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young Armenian men they spared Andranik because of his position as a teacher.

When his father answered the summons to the square Andranik remained behind. He disguised himself in a dress belonging to his sister and made his way to the edge of the city where he bought a horse from a Turk whom he knew he could trust. By the Turk, Andranik sent word to Lusanne that he would ride to Harpout, where he knew the German Consul-General, Count Wolf von Wolfskehl, and beg of this powerful German official to intercede for the Armenians of Tchemesh-Gedzak.

Lusanne was much encouraged when she heard Andranik was safe. All afternoon neighboring women, some of them wives of wealthy men, came to our house to look from our windows into the square, hoping to catch a glimpse of their loved ones. The soldiers would not let the women gather near the square, nor communicate with the men.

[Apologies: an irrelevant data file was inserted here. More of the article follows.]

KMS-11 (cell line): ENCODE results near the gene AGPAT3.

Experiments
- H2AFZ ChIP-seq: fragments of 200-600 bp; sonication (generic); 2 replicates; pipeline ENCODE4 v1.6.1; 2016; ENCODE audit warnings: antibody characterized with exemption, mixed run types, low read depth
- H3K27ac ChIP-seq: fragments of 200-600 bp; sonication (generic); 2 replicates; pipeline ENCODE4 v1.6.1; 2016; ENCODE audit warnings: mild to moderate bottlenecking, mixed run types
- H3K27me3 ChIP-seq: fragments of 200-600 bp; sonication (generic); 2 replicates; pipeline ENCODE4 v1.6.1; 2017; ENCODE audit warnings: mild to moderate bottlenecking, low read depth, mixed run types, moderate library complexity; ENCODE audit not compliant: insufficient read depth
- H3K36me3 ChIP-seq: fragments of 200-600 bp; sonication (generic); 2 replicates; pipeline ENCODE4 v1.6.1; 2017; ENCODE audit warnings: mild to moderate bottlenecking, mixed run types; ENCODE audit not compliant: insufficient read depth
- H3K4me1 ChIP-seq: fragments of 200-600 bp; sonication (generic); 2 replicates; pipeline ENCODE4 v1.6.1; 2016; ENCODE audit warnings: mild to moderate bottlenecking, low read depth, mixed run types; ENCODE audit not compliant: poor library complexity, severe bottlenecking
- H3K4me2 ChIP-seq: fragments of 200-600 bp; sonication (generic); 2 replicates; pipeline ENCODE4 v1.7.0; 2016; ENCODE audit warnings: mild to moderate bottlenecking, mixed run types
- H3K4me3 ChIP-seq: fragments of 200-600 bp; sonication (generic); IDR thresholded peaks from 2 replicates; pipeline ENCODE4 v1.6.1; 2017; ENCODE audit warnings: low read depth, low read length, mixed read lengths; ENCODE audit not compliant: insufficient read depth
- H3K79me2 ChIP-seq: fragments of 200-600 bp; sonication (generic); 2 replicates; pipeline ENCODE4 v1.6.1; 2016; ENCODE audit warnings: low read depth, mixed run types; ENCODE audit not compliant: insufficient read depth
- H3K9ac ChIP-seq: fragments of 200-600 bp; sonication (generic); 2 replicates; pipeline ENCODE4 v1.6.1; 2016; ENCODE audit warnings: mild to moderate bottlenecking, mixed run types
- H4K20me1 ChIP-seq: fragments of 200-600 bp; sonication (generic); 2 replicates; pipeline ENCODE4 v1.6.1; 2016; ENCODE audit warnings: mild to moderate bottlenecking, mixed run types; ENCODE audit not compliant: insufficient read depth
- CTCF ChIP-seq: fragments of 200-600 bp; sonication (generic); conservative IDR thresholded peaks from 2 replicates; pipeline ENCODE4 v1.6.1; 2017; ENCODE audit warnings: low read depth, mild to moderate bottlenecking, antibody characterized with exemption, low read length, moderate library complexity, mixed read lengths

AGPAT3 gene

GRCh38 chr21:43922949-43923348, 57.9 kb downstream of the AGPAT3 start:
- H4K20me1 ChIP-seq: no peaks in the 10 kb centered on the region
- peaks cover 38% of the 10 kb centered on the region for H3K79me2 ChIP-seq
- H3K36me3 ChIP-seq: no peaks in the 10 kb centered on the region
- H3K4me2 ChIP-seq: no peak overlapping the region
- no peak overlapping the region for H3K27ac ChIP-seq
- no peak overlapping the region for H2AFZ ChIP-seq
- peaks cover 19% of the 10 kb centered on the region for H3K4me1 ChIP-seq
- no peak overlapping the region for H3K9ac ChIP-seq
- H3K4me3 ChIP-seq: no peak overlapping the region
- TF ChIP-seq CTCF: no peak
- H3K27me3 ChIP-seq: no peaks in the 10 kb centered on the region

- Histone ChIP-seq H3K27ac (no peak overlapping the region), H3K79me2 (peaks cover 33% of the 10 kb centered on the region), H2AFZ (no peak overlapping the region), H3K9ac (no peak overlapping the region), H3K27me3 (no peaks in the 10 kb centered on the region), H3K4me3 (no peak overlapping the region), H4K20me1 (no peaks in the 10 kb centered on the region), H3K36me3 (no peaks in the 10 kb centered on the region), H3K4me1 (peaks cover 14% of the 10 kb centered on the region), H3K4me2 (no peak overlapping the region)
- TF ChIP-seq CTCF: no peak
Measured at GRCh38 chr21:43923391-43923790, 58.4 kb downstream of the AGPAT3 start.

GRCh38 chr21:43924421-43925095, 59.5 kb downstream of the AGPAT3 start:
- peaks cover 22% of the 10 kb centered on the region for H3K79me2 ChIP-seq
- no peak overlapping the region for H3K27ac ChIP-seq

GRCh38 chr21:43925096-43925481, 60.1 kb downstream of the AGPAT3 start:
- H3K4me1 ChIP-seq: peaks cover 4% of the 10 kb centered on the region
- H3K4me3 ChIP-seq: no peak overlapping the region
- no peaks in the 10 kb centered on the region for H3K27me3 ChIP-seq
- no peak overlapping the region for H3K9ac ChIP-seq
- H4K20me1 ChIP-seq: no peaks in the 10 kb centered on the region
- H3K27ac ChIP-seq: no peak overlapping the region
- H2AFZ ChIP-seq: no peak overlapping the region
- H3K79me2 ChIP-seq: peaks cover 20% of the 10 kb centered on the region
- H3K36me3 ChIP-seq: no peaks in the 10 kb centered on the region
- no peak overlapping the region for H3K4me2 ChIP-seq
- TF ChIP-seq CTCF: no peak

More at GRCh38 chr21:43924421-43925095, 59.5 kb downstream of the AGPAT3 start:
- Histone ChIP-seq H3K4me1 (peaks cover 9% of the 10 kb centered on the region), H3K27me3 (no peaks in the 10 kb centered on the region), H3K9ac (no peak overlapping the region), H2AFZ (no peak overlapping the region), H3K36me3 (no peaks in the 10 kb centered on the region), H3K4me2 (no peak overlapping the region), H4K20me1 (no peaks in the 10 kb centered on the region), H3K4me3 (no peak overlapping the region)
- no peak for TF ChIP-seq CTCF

One pretty woman, Mrs. Sirpouhi, who had been married not quite a year to a son of our richest manufacturer, was just about to become a mother. From our window she caught sight of her husband. She could not keep herself from running across to the square, screaming as she went, “My Vartan—my Vartan!” Vartan was his name.

The young husband heard his wife calling and ran to the edge of the square, holding out his arms to her.